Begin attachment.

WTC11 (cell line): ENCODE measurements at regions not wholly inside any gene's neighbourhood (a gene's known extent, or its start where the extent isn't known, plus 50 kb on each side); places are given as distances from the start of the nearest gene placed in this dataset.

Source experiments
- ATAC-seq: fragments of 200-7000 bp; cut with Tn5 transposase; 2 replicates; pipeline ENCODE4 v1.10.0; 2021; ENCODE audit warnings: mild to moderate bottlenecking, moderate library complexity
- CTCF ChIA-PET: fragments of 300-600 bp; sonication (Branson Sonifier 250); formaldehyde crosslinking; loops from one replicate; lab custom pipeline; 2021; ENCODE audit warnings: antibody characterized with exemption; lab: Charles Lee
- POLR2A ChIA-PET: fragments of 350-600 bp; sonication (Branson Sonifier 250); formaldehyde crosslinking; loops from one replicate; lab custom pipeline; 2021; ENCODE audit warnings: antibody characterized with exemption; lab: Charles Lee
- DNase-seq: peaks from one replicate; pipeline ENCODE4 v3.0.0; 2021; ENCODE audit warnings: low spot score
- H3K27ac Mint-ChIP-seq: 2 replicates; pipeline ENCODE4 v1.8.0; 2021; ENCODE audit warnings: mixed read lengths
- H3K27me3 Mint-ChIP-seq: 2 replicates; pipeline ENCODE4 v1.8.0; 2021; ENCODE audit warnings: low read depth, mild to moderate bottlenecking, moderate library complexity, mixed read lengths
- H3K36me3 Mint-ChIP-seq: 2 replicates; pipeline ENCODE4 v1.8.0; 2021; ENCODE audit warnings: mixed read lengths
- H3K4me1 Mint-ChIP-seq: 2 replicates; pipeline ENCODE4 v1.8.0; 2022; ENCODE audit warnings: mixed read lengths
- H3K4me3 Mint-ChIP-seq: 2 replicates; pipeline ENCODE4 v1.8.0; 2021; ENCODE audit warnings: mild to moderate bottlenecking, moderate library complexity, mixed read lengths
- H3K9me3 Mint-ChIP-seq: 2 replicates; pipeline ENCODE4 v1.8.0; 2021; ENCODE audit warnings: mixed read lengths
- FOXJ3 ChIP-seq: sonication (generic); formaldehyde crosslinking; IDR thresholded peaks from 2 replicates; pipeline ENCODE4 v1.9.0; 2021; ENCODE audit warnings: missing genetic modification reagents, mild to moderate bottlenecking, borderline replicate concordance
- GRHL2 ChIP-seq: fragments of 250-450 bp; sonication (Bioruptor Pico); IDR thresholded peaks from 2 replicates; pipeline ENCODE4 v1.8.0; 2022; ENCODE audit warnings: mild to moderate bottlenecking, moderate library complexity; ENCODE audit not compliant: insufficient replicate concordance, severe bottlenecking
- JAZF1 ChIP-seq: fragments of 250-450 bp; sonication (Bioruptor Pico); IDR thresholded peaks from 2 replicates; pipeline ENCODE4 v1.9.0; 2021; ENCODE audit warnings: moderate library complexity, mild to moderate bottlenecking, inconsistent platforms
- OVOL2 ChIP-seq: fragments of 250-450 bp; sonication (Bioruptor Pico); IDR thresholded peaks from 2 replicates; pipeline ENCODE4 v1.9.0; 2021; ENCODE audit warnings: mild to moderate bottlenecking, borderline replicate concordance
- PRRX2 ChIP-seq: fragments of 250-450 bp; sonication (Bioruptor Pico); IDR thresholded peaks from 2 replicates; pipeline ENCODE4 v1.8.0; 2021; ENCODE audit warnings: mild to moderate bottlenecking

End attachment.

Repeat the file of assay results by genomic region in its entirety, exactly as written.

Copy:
WTC11 (cell line): ENCODE measurements at regions not wholly inside any gene's neighbourhood (a gene's known extent, or its start where the extent isn't known, plus 50 kb on each side); places are given as distances from the start of the nearest gene placed in this dataset.

Source experiments
- ATAC-seq: fragments of 200-7000 bp; cut with Tn5 transposase; 2 replicates; pipeline ENCODE4 v1.10.0; 2021; ENCODE audit warnings: mild to moderate bottlenecking, moderate library complexity
- CTCF ChIA-PET: fragments of 300-600 bp; sonication (Branson Sonifier 250); formaldehyde crosslinking; loops from one replicate; lab custom pipeline; 2021; ENCODE audit warnings: antibody characterized with exemption; lab: Charles Lee
- POLR2A ChIA-PET: fragments of 350-600 bp; sonication (Branson Sonifier 250); formaldehyde crosslinking; loops from one replicate; lab custom pipeline; 2021; ENCODE audit warnings: antibody characterized with exemption; lab: Charles Lee
- DNase-seq: peaks from one replicate; pipeline ENCODE4 v3.0.0; 2021; ENCODE audit warnings: low spot score
- H3K27ac Mint-ChIP-seq: 2 replicates; pipeline ENCODE4 v1.8.0; 2021; ENCODE audit warnings: mixed read lengths
- H3K27me3 Mint-ChIP-seq: 2 replicates; pipeline ENCODE4 v1.8.0; 2021; ENCODE audit warnings: low read depth, mild to moderate bottlenecking, moderate library complexity, mixed read lengths
- H3K36me3 Mint-ChIP-seq: 2 replicates; pipeline ENCODE4 v1.8.0; 2021; ENCODE audit warnings: mixed read lengths
- H3K4me1 Mint-ChIP-seq: 2 replicates; pipeline ENCODE4 v1.8.0; 2022; ENCODE audit warnings: mixed read lengths
- H3K4me3 Mint-ChIP-seq: 2 replicates; pipeline ENCODE4 v1.8.0; 2021; ENCODE audit warnings: mild to moderate bottlenecking, moderate library complexity, mixed read lengths
- H3K9me3 Mint-ChIP-seq: 2 replicates; pipeline ENCODE4 v1.8.0; 2021; ENCODE audit warnings: mixed read lengths
- FOXJ3 ChIP-seq: sonication (generic); formaldehyde crosslinking; IDR thresholded peaks from 2 replicates; pipeline ENCODE4 v1.9.0; 2021; ENCODE audit warnings: missing genetic modification reagents, mild to moderate bottlenecking, borderline replicate concordance
- GRHL2 ChIP-seq: fragments of 250-450 bp; sonication (Bioruptor Pico); IDR thresholded peaks from 2 replicates; pipeline ENCODE4 v1.8.0; 2022; ENCODE audit warnings: mild to moderate bottlenecking, moderate library complexity; ENCODE audit not compliant: insufficient replicate concordance, severe bottlenecking
- JAZF1 ChIP-seq: fragments of 250-450 bp; sonication (Bioruptor Pico); IDR thresholded peaks from 2 replicates; pipeline ENCODE4 v1.9.0; 2021; ENCODE audit warnings: moderate library complexity, mild to moderate bottlenecking, inconsistent platforms
- OVOL2 ChIP-seq: fragments of 250-450 bp; sonication (Bioruptor Pico); IDR thresholded peaks from 2 replicates; pipeline ENCODE4 v1.9.0; 2021; ENCODE audit warnings: mild to moderate bottlenecking, borderline replicate concordance
- PRRX2 ChIP-seq: fragments of 250-450 bp; sonication (Bioruptor Pico); IDR thresholded peaks from 2 replicates; pipeline ENCODE4 v1.8.0; 2021; ENCODE audit warnings: mild to moderate bottlenecking